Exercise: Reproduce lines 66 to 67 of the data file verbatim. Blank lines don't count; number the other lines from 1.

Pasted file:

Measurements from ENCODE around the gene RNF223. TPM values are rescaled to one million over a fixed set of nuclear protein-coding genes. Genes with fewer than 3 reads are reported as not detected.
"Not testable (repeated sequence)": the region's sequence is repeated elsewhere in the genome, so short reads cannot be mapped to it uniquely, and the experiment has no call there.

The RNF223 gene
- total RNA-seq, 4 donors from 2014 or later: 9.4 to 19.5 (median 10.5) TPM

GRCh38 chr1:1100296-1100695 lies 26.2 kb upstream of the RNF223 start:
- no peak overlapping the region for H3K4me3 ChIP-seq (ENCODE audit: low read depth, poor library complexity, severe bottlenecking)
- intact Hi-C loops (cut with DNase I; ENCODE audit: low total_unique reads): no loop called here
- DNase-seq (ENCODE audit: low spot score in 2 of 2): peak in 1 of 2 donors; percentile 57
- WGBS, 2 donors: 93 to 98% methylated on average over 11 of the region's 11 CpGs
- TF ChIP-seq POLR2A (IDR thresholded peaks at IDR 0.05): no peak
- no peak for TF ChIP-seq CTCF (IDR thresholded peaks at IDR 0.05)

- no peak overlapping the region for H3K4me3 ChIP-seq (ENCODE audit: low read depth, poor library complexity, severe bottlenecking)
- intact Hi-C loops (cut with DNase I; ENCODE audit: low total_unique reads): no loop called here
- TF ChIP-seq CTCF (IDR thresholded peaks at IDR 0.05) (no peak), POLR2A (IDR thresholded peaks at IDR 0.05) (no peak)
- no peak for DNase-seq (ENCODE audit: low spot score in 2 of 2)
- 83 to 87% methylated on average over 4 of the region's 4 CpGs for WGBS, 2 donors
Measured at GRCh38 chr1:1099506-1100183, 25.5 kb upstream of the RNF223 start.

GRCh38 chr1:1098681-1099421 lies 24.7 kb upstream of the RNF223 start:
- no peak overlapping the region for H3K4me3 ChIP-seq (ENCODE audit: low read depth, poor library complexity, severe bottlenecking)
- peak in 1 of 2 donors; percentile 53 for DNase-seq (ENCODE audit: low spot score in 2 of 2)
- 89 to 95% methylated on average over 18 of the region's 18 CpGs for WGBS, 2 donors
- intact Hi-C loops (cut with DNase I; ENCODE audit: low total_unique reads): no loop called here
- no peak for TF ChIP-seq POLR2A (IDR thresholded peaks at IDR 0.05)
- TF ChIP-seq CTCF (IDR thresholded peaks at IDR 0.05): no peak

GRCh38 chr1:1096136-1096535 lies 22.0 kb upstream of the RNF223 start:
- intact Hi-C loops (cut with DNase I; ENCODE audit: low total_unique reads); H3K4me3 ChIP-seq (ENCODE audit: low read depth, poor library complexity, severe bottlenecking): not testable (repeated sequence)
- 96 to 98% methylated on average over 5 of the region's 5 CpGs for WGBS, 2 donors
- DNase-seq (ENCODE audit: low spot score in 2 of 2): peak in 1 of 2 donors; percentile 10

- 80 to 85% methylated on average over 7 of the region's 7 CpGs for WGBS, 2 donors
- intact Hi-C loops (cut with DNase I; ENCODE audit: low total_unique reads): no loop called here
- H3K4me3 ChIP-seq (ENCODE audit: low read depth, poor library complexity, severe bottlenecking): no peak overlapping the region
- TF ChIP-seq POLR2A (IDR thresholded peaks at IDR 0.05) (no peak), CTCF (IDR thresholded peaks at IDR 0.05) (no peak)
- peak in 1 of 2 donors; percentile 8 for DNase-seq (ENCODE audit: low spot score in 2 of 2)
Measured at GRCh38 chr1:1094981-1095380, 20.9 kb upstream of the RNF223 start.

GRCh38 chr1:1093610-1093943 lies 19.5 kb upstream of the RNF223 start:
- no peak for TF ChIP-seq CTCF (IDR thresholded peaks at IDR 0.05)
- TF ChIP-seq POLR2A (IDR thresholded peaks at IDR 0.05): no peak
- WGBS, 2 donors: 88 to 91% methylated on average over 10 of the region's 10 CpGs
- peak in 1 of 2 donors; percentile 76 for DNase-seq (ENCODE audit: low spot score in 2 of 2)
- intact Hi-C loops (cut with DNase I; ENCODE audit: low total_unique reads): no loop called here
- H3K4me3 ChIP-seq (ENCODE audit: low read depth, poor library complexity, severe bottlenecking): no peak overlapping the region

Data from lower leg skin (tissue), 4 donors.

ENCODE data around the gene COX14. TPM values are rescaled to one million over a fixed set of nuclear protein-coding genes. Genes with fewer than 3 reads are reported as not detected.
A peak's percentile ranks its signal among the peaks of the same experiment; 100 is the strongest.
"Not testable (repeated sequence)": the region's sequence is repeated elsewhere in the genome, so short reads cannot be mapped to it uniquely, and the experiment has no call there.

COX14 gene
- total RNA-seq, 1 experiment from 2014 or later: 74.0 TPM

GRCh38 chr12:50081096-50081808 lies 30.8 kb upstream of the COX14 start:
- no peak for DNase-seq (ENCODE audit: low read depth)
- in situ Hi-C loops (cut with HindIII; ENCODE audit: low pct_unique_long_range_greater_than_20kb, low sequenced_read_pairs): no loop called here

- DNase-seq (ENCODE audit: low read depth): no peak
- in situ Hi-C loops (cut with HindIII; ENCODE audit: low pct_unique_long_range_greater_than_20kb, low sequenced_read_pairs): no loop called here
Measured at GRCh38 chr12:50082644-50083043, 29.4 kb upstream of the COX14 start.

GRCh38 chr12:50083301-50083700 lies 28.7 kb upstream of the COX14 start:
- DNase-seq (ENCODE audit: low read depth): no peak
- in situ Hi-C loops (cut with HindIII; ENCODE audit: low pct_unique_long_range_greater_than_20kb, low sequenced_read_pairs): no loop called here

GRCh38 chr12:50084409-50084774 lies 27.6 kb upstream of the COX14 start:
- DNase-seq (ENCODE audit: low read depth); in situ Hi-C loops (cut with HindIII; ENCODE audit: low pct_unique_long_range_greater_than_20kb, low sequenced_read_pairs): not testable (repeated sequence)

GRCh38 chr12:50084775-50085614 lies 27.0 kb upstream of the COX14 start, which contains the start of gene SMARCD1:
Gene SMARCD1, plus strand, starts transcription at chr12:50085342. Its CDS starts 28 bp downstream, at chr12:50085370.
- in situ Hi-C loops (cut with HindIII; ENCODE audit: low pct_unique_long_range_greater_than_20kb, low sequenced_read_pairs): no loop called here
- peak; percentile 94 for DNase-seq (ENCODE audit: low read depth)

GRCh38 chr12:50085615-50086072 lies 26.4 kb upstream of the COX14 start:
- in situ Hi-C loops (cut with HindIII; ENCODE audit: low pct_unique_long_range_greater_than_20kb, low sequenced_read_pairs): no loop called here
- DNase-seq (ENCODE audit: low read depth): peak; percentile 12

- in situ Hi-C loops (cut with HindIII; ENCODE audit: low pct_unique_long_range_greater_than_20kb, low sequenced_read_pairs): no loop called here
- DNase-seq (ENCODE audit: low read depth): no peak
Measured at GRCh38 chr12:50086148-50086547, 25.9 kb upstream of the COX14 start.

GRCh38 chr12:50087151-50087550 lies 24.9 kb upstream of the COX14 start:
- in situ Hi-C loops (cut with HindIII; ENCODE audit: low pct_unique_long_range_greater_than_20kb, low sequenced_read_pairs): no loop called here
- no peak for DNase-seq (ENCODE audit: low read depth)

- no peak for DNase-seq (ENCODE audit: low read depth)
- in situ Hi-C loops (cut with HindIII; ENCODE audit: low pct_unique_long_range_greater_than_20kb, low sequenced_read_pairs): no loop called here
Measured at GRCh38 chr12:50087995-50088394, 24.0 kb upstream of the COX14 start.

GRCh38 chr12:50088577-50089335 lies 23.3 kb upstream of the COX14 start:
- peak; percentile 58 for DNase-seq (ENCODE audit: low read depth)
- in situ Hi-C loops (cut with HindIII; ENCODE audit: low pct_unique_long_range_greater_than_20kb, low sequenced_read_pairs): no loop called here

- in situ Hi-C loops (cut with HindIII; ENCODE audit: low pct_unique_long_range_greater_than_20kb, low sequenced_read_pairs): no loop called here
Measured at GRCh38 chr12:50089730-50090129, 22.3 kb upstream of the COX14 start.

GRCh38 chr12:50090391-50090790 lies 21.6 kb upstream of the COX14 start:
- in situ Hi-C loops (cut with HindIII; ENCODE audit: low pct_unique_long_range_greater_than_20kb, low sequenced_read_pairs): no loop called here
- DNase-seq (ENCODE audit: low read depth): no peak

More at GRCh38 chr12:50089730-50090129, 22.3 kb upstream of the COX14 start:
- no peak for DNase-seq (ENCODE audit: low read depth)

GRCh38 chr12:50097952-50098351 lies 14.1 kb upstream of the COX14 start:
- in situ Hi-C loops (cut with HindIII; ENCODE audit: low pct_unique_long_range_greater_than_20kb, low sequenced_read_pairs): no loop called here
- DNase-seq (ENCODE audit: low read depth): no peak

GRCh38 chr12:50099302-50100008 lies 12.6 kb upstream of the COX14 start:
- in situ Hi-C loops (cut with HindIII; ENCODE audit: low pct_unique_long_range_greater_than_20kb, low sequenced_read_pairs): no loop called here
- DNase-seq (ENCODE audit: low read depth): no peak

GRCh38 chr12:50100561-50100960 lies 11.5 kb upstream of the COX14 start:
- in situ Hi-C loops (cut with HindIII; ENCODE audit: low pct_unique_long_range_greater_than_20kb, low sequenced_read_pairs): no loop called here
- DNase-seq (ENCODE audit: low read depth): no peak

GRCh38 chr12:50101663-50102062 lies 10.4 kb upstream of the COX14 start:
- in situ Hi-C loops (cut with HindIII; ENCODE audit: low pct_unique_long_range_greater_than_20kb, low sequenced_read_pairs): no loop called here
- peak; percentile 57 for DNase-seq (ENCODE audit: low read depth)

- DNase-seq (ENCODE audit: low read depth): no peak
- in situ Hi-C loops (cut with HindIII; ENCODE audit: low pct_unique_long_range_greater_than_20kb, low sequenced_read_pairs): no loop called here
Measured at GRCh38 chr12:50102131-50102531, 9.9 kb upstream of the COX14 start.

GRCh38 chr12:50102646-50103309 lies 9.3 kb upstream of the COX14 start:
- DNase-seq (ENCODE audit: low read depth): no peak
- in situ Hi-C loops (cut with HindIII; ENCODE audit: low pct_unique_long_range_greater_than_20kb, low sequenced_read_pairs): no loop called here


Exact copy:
- in situ Hi-C loops (cut with HindIII; ENCODE audit: low pct_unique_long_range_greater_than_20kb, low sequenced_read_pairs): no loop called here
- DNase-seq (ENCODE audit: low read depth): no peak